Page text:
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Japanese Spitz

Japanese Spitz

The Japanese Spitz is a small dog with a square body, deep chest, short legs, and a distinctive white fluffy coat. Created in 1930 by breeders who crossbred different types of Spitz dogs, the Japanese Spitz is a loyal and friendly companion dog. Despite its small size, the Japanese Spitz is known for its courage and bravery, making them an excellent watchdog for people living in flats or smaller houses. The Japanese Spitz is a  very social dog with a genuine fondness for children of all ages.

Key facts about the Japanese Spitz

Life expectancy :





Temperament :

Affectionate Playful

Size :

Origins and history

The Japanese Spitz was breed from the much larger white German Spitz breeds and was first exhibited at a Japanese dog show in 1921. The final standard breed was accepted by kennel clubs in the 1950s, and it wasn't long before the Japanese Spitz became a popular companion dog for animals lovers in many parts of the world. As of today, the Japanese Spitz is not the most popular choice for UK dogs owners, but their numbers are gradually increasing as the British public become more aware of this playful breed with a big personality.

FCI breed nomenclature

FCI Group

Group 5 - Spitz and primitive types


Section 5 : Asian Spitz and related breeds

Physical characteristics of the Japanese Spitz

    Adult size

    Female : Between 11 and 14 in

    Male : Between 12 and 15 in


    Female : Between 13 and 22 lb

    Male : Between 13 and 22 lb

    Coat colour

    Type of coat

    Eye colour



    The Japanese Spitz is a small, sturdy dog with a unique white coat that requires lots of grooming. They have short, pointed muzzles and triangle-shaped ears that point upwards. They also have long tails that tend to curl back on themselves, an unusual trait in Spitz breed. They have dark eyes and small, black noses.

    Good to know

    Japanese Spitz are generally very obedient, although they can have their stubborn or moody periods. 

    They will require a lot more grooming than most other dogs, which can be expensive and time-consuming. 

    They also have one of the longest lifespans of any breed, with many living up to 16 years old. This is a serious commitment by anyone's standards.


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      Bred as a companion dog, the Japanese Spitz is well-known for its loving and affectionate nature. These highly social dogs require lots of human company and attention and will happily spend hours curled up on your lap.

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      They might be small in stature, but the Japanese Spitz is full of energy and loves to play. But be warned, their playful natures can soon tip over into mischievous if you let them get away with too much.

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      The Japanese Spitz is a high-energy dog, but they still know how to relax. A Japanese spitz will keep you entertained without wearing you out or testing your patience. However, they tend to get over excited by “unexpected” visitors and can sometimes become confrontational when ”strangers” knock on the door.

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      The Japanese Spitz was developed by crossbreeding different Spitz breeds, which were bred from highly intelligent working dogs like the Akita and the Husky. Unsurprisingly, the Japanese Spitz also has a high level of intelligence. This makes them interesting companions that respond really well to training. Although, like many "smart" dogs, they can display a strong, independent streak.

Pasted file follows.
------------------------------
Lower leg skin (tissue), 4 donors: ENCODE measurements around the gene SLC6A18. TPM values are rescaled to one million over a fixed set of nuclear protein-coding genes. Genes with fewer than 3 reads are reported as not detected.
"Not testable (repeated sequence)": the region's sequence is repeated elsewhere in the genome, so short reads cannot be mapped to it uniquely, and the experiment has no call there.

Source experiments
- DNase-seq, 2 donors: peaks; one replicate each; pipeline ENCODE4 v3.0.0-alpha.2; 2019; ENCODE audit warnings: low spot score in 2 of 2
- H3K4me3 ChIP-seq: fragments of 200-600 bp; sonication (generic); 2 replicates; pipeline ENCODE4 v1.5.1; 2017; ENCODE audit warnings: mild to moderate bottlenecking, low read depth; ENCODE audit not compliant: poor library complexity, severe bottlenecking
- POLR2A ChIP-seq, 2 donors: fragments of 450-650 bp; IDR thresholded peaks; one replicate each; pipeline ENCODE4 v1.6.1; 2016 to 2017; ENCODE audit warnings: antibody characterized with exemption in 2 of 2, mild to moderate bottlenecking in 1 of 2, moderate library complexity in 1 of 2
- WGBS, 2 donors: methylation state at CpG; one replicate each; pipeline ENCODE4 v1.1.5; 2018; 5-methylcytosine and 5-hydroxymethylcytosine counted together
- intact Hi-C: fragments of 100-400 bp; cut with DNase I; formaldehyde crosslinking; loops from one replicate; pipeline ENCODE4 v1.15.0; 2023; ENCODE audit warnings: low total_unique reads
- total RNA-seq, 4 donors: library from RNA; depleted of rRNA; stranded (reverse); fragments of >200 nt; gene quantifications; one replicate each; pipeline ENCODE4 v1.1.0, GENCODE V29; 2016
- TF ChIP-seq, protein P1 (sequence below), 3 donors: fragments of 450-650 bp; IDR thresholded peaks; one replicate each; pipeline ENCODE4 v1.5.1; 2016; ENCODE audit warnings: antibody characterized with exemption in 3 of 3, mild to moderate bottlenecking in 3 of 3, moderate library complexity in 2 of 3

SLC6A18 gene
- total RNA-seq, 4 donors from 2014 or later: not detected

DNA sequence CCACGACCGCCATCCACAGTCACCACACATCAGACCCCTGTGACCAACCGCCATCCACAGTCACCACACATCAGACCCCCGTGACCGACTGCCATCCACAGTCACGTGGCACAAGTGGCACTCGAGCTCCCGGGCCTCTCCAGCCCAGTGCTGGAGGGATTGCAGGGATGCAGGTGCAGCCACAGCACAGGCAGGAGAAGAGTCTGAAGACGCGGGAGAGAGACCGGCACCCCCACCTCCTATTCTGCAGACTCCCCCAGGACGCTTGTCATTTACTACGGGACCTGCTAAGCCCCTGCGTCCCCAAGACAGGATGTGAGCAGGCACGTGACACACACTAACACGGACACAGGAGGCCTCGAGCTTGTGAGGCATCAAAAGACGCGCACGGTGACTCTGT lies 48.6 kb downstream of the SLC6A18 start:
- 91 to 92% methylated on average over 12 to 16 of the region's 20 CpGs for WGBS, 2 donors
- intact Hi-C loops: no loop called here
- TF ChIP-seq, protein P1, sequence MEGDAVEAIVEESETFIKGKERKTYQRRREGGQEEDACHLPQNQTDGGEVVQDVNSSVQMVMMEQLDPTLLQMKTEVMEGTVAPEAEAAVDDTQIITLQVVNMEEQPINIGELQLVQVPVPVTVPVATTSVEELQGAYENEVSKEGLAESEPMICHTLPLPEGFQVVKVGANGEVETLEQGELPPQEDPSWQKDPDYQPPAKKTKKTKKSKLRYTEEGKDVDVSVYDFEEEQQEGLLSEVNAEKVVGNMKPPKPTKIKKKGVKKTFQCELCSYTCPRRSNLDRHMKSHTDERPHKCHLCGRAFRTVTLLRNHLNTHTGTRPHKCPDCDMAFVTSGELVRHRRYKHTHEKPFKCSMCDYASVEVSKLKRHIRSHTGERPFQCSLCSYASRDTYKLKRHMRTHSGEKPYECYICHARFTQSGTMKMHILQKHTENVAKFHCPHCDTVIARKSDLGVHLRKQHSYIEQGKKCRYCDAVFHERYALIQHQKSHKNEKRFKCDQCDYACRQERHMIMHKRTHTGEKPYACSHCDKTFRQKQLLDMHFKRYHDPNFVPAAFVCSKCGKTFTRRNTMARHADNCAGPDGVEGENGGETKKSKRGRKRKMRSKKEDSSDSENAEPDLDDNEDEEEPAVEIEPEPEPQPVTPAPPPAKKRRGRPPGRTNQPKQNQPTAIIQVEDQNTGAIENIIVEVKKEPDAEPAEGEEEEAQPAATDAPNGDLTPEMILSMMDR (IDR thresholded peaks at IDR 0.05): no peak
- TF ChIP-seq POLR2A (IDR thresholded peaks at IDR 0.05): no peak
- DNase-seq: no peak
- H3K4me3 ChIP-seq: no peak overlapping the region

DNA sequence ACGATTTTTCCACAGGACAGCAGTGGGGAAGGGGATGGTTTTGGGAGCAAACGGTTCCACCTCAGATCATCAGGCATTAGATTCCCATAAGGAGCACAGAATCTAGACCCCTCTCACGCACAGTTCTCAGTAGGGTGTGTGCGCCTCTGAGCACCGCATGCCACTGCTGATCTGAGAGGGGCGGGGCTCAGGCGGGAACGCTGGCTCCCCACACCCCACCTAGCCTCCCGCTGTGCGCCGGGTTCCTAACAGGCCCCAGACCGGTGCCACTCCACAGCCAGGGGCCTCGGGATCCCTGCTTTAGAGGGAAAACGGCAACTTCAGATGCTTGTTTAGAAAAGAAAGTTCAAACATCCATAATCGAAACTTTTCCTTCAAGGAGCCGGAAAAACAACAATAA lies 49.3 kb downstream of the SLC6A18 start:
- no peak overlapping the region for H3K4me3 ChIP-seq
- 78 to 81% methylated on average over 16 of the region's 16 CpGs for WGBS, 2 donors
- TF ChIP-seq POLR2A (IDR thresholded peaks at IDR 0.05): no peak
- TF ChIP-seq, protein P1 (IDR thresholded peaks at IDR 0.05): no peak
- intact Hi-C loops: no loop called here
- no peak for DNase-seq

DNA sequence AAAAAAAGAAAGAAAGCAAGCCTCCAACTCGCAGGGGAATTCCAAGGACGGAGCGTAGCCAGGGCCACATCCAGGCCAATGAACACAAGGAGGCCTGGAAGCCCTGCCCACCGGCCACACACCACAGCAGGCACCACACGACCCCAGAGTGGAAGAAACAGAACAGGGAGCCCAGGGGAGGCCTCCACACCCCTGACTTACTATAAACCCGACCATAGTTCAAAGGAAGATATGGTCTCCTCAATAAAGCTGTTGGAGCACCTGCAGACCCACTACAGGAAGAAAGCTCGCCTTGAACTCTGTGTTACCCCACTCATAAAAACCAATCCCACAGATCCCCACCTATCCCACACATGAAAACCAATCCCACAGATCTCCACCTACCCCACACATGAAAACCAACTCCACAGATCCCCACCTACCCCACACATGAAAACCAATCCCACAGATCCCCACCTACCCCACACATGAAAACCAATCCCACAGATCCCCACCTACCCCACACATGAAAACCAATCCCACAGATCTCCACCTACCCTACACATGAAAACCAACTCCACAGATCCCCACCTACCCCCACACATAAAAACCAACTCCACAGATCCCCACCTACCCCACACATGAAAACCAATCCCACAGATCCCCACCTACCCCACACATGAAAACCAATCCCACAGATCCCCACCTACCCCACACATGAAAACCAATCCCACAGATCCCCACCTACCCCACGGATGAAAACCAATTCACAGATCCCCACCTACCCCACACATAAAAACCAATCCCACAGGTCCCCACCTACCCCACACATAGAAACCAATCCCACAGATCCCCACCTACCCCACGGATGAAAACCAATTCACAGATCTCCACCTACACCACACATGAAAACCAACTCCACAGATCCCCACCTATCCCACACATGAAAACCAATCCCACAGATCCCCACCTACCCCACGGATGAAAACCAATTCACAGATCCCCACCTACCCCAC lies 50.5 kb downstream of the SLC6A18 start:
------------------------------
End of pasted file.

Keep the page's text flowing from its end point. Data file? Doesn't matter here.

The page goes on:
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      They may have inherited many qualities from their larger, more powerful relatives, but hunting ability was not one of them. In fact, the Japanese Spitz is more likely to see smaller animals as potential playmates rather than prey.

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      Fearful / wary of strangers

      Very suspicious of foreigners, he does not trust easily. A good socialisation is necessary to prevent it from becoming fearful.

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      Like many other intelligent breeds, the Spitz can display some independent behaviour which can soon turn into stubbornness. Such characteristics are part of the Spitzs unique personality, but they must be managed with the right training methods and early socialisation.

      Behaviour of the Japanese Spitz

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        Tolerates solitude

        No dog should be left alone for long periods of time, but the Japanese Spitz does have a high-tolerance for solitude. This makes them a good choice for those with busy lifestyles and hectic work schedules.

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        Easy to train / obedience

        As long as you use the right techniques, most Japanese Spitzs will be very easy to train. But keep the training sessions short and fun. Otherwise, you’ll have a difficult time keeping the dog focused on the task at hand. 10-15 minutes a day is enough to start with. And make sure you give them lots of praise.

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        This vocal little breed really enjoys the sound of its own voice. As a natural watchdog with an alert nature, they'll never shy away from warning you about potential invaders and will often express their "views" on the arrival of unexpected guests. They also tend to get quite yappy during playtime.

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